The Edmond Sun

Nation & World

June 4, 2014

Feds: Men face allegations in $25M fraud case

EDMOND — A federal grand jury alleges a local man transferred $20 million for his own use, defrauding a program that helps low-income Americans gain basic phone service.

U.S. Attorney Sanford C. Coats announced Tuesday that Wesley Yui Chew, of Edmond, and Oscar Enrique Perez-Zumaeta, of Cancun, Mexico, have been charged with crimes involving more than $25 million in alleged fraudulent claims against the federal Lifeline telephone program.

These charges are merely accusations and the defendants are presumed innocent unless and until proven guilty beyond a reasonable doubt.

“Although this program was designed to help low-income Americans have basic access to phone service, these individuals and their companies allegedly exploited the system to line their own pockets,” Coats said via a news release. “All of us must be concerned when programs like this are abused and defrauded.”

Federal Communications Commission Chairman Tom Wheeler said the FCC’s adoption of tough, enforceable rules in 2012 to combat waste, fraud and abuse in Lifeline is paying off.

“Lifeline provides a link to jobs, family and emergency services for Americans who cannot afford phone service,” Wheeler said.

Chew has been charged with money laundering for his alleged transfer of $20.5 million on April 9, 2013, from an account of his company Icon Telecom to a personal account, according to court records.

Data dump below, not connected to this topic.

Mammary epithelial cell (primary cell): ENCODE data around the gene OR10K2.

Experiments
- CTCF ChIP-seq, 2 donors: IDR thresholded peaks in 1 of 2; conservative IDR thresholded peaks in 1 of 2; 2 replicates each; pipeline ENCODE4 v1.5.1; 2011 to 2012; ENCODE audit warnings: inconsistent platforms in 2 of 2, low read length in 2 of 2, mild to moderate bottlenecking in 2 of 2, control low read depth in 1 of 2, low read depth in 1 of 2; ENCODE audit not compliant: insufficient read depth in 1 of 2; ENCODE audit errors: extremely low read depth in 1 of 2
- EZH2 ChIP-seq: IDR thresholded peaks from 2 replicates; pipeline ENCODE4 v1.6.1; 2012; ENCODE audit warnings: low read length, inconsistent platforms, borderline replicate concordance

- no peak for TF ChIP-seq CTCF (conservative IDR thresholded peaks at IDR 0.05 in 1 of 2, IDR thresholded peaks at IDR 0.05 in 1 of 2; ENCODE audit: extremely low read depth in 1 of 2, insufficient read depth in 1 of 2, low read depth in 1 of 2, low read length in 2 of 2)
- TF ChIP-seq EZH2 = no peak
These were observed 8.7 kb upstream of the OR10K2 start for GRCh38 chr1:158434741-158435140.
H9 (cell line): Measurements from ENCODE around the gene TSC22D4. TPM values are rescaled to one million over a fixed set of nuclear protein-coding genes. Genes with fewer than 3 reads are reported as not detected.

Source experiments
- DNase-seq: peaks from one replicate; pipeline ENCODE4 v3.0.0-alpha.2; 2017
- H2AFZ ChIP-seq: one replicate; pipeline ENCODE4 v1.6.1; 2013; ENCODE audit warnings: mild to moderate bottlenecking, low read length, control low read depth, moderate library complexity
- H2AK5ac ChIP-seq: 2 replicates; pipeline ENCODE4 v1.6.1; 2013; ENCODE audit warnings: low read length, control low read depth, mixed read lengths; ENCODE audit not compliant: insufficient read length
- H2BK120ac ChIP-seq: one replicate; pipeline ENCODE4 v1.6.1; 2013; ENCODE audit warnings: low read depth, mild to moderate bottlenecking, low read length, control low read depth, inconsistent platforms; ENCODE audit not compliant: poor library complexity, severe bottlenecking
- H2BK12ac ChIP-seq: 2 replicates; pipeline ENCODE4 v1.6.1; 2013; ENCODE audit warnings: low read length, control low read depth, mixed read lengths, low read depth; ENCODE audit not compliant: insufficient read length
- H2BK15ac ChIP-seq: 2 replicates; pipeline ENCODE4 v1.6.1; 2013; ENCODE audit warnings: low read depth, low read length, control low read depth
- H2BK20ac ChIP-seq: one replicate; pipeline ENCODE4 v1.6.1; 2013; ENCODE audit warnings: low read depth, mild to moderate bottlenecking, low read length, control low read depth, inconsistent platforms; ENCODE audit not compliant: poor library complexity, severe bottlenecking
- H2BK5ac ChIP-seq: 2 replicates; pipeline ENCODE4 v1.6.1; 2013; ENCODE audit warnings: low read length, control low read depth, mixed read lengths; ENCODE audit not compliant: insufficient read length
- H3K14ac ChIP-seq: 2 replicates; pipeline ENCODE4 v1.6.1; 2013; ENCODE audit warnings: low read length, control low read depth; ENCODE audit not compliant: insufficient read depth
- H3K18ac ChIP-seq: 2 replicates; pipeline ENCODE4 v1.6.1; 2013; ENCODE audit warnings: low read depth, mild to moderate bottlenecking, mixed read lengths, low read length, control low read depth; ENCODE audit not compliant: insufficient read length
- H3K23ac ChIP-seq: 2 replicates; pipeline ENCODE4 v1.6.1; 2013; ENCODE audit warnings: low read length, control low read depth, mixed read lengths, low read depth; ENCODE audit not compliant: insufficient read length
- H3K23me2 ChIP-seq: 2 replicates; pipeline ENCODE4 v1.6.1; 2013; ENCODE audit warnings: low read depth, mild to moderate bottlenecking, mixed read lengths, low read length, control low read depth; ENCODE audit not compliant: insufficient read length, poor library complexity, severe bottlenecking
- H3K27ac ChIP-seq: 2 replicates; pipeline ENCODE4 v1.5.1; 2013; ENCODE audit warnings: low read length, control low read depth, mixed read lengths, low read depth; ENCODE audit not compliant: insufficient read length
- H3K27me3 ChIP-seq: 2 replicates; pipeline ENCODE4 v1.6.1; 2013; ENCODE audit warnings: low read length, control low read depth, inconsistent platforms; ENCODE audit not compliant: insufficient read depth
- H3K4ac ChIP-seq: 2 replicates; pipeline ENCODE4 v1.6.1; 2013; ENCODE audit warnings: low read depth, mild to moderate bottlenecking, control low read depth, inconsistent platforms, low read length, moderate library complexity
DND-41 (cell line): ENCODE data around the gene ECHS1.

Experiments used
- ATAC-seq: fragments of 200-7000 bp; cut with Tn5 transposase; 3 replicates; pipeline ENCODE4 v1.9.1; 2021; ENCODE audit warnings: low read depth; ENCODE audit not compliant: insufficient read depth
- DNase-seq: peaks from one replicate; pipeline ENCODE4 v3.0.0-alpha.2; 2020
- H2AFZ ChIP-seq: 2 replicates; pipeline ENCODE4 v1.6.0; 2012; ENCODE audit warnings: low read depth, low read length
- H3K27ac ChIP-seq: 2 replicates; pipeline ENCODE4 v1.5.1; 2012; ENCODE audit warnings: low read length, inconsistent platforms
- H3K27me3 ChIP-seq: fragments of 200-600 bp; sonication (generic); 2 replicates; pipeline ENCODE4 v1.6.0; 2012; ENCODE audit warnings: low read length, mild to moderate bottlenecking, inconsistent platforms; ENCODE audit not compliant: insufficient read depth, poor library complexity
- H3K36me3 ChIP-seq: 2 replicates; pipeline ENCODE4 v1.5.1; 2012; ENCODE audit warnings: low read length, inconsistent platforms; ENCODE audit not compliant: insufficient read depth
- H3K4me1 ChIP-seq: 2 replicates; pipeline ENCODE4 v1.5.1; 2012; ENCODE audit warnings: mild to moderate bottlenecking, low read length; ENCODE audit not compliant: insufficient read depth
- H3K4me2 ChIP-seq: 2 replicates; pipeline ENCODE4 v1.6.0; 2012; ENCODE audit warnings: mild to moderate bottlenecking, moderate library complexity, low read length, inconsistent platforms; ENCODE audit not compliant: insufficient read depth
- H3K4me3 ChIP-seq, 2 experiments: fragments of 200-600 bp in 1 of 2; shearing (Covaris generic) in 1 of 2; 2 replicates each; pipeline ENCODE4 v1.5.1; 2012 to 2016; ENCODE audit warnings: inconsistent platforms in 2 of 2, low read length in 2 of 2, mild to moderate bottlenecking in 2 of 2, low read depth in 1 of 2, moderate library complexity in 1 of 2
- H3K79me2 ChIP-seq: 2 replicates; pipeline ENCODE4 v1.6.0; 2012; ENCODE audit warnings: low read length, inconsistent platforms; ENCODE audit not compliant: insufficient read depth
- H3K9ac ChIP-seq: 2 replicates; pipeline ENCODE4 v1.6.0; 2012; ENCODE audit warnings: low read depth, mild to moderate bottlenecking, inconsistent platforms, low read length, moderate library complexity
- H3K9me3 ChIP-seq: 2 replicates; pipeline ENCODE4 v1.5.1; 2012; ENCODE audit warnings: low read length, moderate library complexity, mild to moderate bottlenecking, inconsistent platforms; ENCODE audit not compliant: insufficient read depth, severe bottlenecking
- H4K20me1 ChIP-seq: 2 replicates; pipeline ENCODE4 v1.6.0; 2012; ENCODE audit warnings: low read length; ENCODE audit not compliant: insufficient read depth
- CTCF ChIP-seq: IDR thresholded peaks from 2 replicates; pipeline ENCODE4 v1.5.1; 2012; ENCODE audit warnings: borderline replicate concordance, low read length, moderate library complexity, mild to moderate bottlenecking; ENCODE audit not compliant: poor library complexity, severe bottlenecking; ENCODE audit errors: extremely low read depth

Icon Telecom, owned exclusively by Chew, participated in the wireless Lifeline Program from July 2011 until September 2013, according to court records.

It is alleged that in September 2011, Icon Telecom reported fewer than 2,200 wireless customers who qualified for the Lifeline Program, according to court records. By November 2012, that number had grown to 135,364. 

It is alleged Icon Telecom always claimed subsidies at the “Tribal Lands” rate of $34.25 per customer per month, according to court records. Although it had fewer than 10 full-time employees, it is alleged Icon Telecom received $58.3 million through the Lifeline Program from 2011-13.

It is alleged that to recruit new customers Icon Telecom relied almost exclusively on PSPS Sales LLC, which Perez-Zumaeta owned and operated, according to court records. Icon Telecom paid PSPS Sales $7-$15 for each new customer. From December 2011 through April 2013, Icon Telecom paid more than $1 million to PSPS Sales.

If convicted, Chew faces up to 10 years in prison and a fine of $250,000 or twice the amount of the criminally derived property involved in the transfer, whichever is greater.

Icon Telecom is charged with making a false statement to USAC. If convicted, Icon Telecom faces up to five years of probation, a fine of up to $500,000, and mandatory restitution.

Perez-Zumaeta has been charged in a 10-count indictment.

The indictment alleges Perez-Zumaeta directed PSPS Sales personnel to use phone books to come up with names and addresses for bogus Lifeline customers and to dispose of telephones registered to fake customers by selling them on the street for about $5 each.

The indictment alleges Perez-Zumaeta told PSPS Sales personnel to fabricate signatures of fictitious customers on about 40,000 recertification forms and to cover them up by using different pens, different hand-writing styles and different formats for dates.

If convicted, Perez-Zumaeta could be imprisoned for 20 years on individual conspiracy and wire-fraud counts and 10 years on each money-laundering count. He also would face a fine of up to $250,000 on each count and mandatory restitution.

Furthermore, the indictment seeks forfeiture of all proceeds of the alleged fraud and all property involved in the money-laundering transactions. | 341-2121, ext. 108

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